Years ago, I read a disappointing short story collection by an unknown author, the recent winner of a respected short story contest sponsored by a university press. In the last few years, some have criticized contests like this for occasionally publishing work not yet ripe, and, alternately, for declining to award prizes when no submissions are deemed worthy.
Although the collection was negligible and the author hasn't published a book of fiction since, I still sometimes check out the winners of prizes like the Flannery O'Connor Award for Short Fiction and the Iowa Short Fiction Award if the subject matter interests me and/or the author receives favorable reviews. Why?
Will Boast is why.
Boast is the author of Power Ballads, winner of the Iowa Short Fiction Award and one of the best books I read last year. If I didn't work in a library and read publications like Publishers Weekly and Booklist, I probably wouldn't know of it, since neither the Chicago Tribune nor The New York Times bothered to review it. But the reviews in the former publications piqued my interest with their praise of Boast as well as his subject matter: musicians and those who orbit their lives. The jacket copy, too, intrigued me with its mention of "practice rooms," signalling a realistic rather than romanticized take on musicians and their lives.
His stories concern not the Lady Gagas of the world but characters like Tim, a tuba-playing adolescent who, in the aftermath of his mother's death, begins sitting in with a tavern polka band in Wisconsin, often displacing Ertold, its regular tubist. Tim is featured in several stories, including one of my favorites, the title story, "Power Ballads," which is framed by the now adult Tim, a jazz-loving professional drummer in Chicago, telling his girlfriend the story of his time with a band called Soldier. "I remembered them [Soldier], barely," he says of the day he saw their ad for a drummer. "A last-gasp eighties band that had lingered into the nineties like a stubborn stain before being erased by grunge and 'alternative.'" New to the city and taking any gig he could get, he signed on with Soldier, though he loathed their music and had to pretend to be committed to their future, all the while "calculating when to bail" on these men he came to have genuine affection for.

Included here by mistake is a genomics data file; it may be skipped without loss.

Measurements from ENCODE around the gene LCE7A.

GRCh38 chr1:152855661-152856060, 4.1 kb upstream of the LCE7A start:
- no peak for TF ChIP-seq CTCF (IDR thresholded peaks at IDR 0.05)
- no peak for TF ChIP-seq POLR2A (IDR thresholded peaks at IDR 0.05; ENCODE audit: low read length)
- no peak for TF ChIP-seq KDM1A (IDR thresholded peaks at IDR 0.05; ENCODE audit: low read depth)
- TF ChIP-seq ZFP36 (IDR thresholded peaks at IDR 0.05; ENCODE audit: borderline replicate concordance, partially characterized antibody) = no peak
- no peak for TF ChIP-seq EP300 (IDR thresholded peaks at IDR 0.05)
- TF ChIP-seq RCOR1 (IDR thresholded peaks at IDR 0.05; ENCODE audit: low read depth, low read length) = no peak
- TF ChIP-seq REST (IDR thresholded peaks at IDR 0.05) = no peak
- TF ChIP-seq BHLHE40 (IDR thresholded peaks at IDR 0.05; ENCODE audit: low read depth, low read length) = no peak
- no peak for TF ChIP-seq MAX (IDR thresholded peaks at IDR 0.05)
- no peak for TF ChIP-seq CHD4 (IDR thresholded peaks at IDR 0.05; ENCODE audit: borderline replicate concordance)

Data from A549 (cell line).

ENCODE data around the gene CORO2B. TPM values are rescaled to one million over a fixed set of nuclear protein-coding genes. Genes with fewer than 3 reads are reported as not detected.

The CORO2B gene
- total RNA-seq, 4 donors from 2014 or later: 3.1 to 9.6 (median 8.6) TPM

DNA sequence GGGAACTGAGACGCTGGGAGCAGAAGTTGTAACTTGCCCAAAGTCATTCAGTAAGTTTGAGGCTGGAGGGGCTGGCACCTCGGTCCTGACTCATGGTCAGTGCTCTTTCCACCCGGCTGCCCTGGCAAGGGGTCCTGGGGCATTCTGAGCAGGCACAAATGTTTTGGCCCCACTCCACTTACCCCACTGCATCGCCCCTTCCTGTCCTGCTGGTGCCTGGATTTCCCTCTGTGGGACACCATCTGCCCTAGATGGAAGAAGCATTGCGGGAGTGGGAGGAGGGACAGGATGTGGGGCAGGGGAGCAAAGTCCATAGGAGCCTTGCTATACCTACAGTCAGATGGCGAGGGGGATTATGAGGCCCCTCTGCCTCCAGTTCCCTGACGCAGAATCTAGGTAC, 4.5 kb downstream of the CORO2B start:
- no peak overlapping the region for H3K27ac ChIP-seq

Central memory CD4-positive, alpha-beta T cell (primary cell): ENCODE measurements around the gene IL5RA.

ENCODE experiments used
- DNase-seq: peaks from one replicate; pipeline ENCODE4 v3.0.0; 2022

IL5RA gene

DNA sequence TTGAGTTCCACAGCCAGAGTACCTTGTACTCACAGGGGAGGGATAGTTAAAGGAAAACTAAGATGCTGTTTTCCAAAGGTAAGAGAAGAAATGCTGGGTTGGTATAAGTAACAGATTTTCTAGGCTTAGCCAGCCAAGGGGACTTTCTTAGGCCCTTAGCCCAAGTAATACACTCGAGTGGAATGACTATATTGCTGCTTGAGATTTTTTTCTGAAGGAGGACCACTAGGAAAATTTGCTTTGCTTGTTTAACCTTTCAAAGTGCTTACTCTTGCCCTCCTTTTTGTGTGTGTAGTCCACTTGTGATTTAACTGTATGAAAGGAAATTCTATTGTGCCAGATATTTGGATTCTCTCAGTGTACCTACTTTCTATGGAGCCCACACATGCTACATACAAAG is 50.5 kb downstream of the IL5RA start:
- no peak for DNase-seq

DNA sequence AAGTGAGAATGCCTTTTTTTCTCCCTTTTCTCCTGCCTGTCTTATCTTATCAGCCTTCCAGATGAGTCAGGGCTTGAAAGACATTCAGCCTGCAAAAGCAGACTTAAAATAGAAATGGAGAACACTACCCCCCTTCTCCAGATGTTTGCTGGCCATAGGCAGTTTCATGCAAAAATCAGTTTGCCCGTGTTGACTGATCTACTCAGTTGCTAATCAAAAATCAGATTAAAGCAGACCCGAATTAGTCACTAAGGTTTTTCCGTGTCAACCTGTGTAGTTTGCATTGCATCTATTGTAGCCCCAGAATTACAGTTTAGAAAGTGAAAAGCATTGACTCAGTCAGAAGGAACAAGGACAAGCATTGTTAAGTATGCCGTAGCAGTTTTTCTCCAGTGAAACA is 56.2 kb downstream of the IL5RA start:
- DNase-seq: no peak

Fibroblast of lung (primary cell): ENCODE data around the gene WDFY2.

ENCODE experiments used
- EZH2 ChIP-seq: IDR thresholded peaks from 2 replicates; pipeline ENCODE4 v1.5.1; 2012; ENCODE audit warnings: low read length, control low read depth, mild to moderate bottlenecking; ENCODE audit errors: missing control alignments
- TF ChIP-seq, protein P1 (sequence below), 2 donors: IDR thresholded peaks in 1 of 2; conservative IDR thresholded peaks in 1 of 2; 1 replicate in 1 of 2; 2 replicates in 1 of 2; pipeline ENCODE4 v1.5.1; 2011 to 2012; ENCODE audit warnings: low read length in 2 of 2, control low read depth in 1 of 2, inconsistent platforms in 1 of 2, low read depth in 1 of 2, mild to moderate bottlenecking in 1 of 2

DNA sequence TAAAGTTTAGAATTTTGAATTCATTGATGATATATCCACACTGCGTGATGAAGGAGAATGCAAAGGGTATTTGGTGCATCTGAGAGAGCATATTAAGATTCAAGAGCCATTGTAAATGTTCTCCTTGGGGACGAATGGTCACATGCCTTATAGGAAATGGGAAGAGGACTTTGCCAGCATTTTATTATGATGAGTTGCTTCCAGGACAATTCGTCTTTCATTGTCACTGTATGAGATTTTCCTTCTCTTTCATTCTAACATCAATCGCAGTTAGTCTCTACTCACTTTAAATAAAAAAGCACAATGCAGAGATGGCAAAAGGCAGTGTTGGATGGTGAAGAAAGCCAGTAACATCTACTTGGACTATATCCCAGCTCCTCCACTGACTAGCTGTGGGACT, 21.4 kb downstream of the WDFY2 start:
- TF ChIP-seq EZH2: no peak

Another pitch-perfect story set in Chicago, "Heart of Hearts: ***1/2," is about the friendship of roommates Holly and Kate (the latter Tim's girlfriend in "Soldier"). Former choir-mates in high school, affluent Kate and working class Holly, the latter a gifted singer, grow apart as Holly remains steadfast to music and Kate considers law school and relocating to Lincoln Park. Holly suggests the ambivalent Kate hold off on law school to determine what she really loves. Kate loves Holly's music yet thinks: "But where would Holly be in ten years, twenty? Hardly anyone made a living in music." Boast gets the little details right, from psuedo-intellectual music critics to Kate's accusation that Holly's boyfriend is slumming, an accusation that Holly could--but doesn't--fling back at Kate. It's one of the most nuanced stories I've read about women's friendships.
Other stories feature the wife of a musician who has sacrificed much for his career and a choir director and former rhythm and blues singer who sometimes doubts his ability to reach his rap-loving teenage choir. Reading these stories, one hopes Will Boast never doubts the value of his fictional offerings: these stories are a wonderful gift to readers and proof that university presses and contests like the Iowa Short Fiction Award are a service to literature. Among the other writers first published as winners of the Iowa Short Fiction Award and the Flannery O'Connor Award are Robert Boswell and Ha Jin.
Who is your favorite author who isn't yet well-known but should be?